Mshatta Palace (Qaá¹£r Al-MshattÄ) is an unfinished Islamic palace - Jordan desert . It may have been built by the calipha al-Walid II to welcome pilgrims returning from Mecca , passing through Jordan Desert, and it can be visited in a day trip tour from Amman / Day trip .
The outer enclosure is a square shaped building made of fine ashlar masonry with regularly spaced half-round buttresses and, on the south, a gate flanked by two semi-octagonal towers.
The interior of Mshatta is divided into three tracts, of which only the central one was laid out, again in three parts. The gate-block appears to have consisted of an enclosed hall, a small court and a mosque, but only the base courses were laid out.
The second part comprised a large open court. The third block had a triple-arched façade in front of an audience hall containing two rows of grey–green marble columns terminating in a triconch.
The hall, of which the plan derives from a late Roman type, was flanked by four suites of four vaulted rooms around a court. The walls, which rested on three courses of limestone masonry, were built of fired brick and supported slightly pointed pitched-brick vaults of Mesopotamian style.
The most notable feature is the richly carved south façade presented by the Ottoman sultan Abdülhamid II (1876–1909) to Emperor William II. The façade is divided by a zigzag moulding into 40 triangles 2.95 m high, in various stages of completion. Each triangle has a central rosette in high relief, and the remainder of the field is sculpted in low relief with chalices, vines, lions, birds and griffins.
Rediscovered by Europeans several times in the 19th century, the Mshatta was variously attributed to the Ghassanid and the Lakhmid dynasties in the 6th century AD or to the Sasanian occupation of Syria in the early 7th.
An attribution to Islamic times, however, is certain because of the integral presence of the mosque and is supported by the find of two bricks fired with Arabic graffiti and one with an Arabic stamp impression.
As one of the largest and most impressive of the Umayyad palaces, the unfinished, tawny-toned limestone and brick complex at Qasr al-Mshatta includes an entrance hall, mosque, an audience hall, and residential quarters. It is located in the Jordan desert approximately 32 kilometers south of Amman, a short distance from the Queen Alia International Airport.
A product of the late Umayyad period, it is speculated by several scholars that the Umayyad caliph al-Walid II built Mshatta during his brief reign (743-44) in an effort to commemorate his authority. Construction concluded in 744 when he was assassinated. Massive in size-at 144 sq. meters-it provided accommodation for a large group of people for ceremonial performances and lodging. Byzantine and Sassanian influence is evident in the stone and brickwork, and its plan and design.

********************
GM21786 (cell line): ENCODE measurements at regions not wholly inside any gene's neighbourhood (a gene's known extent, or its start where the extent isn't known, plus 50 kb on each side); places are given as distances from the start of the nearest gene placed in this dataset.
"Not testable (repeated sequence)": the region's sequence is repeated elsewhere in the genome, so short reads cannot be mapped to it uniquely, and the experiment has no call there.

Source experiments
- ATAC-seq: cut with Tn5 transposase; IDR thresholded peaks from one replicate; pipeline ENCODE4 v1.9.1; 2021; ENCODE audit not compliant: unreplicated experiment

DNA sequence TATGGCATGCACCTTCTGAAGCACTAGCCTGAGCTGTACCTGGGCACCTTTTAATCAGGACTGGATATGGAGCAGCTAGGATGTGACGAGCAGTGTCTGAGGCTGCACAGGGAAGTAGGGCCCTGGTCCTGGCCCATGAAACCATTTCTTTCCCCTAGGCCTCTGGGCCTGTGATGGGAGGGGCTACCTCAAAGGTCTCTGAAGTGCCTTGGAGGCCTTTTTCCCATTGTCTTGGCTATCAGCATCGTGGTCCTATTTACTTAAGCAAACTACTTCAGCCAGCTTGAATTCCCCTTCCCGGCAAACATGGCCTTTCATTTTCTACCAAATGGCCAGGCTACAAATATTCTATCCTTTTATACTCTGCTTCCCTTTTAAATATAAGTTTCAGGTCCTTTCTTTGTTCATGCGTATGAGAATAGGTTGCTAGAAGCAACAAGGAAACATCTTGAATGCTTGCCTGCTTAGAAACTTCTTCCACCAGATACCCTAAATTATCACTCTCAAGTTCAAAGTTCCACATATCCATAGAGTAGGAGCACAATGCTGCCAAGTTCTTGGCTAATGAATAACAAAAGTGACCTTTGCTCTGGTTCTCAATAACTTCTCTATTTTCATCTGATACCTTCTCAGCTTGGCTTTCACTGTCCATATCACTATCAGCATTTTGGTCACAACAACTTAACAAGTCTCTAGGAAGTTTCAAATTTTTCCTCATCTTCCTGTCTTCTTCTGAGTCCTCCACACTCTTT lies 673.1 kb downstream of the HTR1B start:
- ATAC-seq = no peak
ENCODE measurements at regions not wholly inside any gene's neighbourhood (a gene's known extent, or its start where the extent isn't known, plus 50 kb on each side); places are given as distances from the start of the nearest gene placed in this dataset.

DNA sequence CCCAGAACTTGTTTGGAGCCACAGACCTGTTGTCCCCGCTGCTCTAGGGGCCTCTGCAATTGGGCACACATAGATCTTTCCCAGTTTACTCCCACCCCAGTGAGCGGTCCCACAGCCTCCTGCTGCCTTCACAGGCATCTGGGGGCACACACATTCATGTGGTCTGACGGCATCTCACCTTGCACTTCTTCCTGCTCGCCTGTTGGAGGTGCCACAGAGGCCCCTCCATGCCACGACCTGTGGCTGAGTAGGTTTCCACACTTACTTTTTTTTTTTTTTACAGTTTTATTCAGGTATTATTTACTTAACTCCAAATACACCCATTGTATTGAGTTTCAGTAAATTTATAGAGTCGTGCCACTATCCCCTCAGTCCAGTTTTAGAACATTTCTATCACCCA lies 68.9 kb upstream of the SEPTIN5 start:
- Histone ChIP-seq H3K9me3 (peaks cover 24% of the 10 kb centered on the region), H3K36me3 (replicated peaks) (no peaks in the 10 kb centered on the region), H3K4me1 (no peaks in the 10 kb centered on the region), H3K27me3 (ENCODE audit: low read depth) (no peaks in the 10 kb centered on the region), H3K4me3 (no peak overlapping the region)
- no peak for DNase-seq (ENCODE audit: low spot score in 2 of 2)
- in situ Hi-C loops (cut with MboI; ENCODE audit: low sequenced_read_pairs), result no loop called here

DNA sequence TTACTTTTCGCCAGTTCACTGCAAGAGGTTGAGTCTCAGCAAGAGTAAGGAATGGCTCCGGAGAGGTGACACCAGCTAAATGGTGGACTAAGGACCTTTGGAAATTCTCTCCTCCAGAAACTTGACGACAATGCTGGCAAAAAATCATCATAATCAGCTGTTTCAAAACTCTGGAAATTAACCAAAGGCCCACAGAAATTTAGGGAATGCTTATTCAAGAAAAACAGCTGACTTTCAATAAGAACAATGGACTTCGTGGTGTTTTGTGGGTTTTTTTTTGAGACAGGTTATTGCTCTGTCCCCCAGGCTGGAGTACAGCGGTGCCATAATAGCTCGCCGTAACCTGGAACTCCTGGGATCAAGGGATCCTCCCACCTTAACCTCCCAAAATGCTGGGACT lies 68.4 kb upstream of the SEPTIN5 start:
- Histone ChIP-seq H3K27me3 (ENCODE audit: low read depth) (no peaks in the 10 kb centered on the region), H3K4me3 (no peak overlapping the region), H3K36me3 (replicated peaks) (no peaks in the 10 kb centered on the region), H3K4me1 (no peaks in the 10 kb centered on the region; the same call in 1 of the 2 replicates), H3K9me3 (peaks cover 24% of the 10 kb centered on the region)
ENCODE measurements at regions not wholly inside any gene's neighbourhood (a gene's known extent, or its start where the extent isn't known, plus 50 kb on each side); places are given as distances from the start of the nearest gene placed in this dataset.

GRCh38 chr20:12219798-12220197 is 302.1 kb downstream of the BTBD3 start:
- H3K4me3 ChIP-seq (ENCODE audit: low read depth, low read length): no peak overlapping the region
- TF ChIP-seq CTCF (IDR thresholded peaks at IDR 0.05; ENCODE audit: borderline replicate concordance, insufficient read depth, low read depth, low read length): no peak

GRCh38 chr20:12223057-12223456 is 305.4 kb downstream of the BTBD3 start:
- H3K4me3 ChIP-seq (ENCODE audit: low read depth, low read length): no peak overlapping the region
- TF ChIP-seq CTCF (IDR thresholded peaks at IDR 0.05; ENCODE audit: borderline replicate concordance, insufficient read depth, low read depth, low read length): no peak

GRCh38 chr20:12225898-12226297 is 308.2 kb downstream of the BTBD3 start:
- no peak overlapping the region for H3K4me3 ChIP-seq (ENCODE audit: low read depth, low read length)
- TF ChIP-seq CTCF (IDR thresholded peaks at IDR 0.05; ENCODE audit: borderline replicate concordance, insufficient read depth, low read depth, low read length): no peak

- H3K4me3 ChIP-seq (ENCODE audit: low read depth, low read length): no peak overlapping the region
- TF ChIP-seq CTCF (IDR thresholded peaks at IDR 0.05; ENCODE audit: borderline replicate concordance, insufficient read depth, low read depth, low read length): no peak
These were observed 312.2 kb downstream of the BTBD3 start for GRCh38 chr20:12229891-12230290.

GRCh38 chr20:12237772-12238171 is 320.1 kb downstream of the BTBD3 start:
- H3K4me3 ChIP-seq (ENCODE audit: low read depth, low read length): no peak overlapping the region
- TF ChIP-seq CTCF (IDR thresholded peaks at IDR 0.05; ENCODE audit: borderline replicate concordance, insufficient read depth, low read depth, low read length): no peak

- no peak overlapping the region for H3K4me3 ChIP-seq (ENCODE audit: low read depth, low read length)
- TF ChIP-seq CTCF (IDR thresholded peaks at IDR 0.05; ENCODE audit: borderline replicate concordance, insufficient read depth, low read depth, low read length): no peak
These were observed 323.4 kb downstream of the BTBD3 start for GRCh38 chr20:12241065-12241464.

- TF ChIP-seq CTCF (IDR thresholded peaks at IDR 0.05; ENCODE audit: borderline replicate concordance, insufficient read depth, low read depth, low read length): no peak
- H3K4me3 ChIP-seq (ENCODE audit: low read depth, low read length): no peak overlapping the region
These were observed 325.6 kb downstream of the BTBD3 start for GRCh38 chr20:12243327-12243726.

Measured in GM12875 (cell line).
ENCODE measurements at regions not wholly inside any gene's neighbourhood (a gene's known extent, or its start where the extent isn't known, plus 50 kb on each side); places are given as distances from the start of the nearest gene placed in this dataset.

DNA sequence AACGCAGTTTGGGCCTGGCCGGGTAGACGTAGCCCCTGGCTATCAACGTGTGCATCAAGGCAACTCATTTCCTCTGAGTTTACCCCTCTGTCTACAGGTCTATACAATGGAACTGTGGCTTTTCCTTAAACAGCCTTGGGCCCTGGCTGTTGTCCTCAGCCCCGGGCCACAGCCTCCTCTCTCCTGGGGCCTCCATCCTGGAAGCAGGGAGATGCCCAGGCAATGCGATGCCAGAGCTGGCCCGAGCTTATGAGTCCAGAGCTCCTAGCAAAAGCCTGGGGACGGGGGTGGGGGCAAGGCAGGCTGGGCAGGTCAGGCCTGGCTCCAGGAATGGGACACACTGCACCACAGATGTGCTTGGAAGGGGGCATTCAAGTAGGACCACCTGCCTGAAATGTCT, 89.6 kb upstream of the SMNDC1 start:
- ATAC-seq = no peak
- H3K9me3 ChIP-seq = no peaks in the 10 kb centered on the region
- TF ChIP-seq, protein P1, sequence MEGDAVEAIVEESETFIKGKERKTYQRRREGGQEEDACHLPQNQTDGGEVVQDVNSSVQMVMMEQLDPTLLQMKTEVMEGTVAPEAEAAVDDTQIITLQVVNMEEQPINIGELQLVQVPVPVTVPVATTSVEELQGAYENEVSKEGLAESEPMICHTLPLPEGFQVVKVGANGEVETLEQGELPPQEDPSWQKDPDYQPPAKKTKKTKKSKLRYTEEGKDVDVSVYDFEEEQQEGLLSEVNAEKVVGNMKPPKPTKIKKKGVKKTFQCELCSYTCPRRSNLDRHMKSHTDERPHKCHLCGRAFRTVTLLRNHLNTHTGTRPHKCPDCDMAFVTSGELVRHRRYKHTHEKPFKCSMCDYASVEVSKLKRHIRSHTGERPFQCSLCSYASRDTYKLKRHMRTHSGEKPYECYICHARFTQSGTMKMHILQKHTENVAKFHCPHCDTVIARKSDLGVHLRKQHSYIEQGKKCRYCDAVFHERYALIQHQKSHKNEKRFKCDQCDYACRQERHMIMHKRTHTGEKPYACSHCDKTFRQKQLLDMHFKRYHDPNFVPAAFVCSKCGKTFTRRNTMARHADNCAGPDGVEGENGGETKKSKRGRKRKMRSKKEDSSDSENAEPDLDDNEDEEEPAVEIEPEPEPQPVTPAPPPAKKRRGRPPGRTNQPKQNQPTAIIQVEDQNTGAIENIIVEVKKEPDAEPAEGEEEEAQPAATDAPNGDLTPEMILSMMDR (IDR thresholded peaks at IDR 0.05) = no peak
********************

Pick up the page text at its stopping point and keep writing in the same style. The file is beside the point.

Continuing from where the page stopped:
The outer walls of the palace remain 1.7 meters wide and vary in height from 3 to 5.5 meters. The foundation and lowest layers of the exterior were constructed in masonry while the upper courses, the domed roof, and the interior walls were made of baked brick. A total of 25 towers support the exterior including four at each corner that are round and two semi-octagonal towers that flank the main gate at the center of the southern façade. All are solid with the exception of four that were serviced with latrines.
Internally divided into three almost equal sections, it is in the middle third on the palace's central axis where building occurred. In addition, this section was further divided into thirds with only one third actually constructed to fruition. One enters an area of the palace that was built only as far as the foundation. This section is partitioned into a main gateway leading into a small courtyard off of which would have stood a mosque to the east and living quarters to the west. A mihrab in the southern wall of the mosque indicates the qibla. Through a doorway on its central northern wall, the small courtyard leads into a larger one that encompasses the core of the entire structure. Directly across from this door is a triple-arched entrance to the north and a complete section of the palace. A colonnaded hallway directly behind the archway extends to a triple iwan, two of which lead into tunnel-vaulted residential suites with the central one continuing into the audience hall/throne room, a small tri-apsidal room covered by a vaulted brick roof.
The most beautiful feature of Mshatta, however, remains in the rich and intricately carved features on its southern exterior, a significant section of which was given to Kaiser Wilhelm as a gift from the Ottoman sultan 'Abd al-Hamid just before World War I and today is located in the Pergamon Museum in Berlin. The façade consists of a zigzag pattern creating a panel of triangular forms, each framing a rosette surrounded by a completely carved surface of interwoven vines, animals and humans, including lions, buffalo, and parrots. The panel stands almost 3 meters in height and 2.5 meters in width. It has been suggested that craftsmen were conscripted from Iran and Egypt because of the use of Persian, Sassanian influenced mythic animals and Coptic iconography inspired by vine and rosette ornamentation. Once again, it is possible to visit this place in a Day Trip tour starting from Amman / Desert Castle day trip.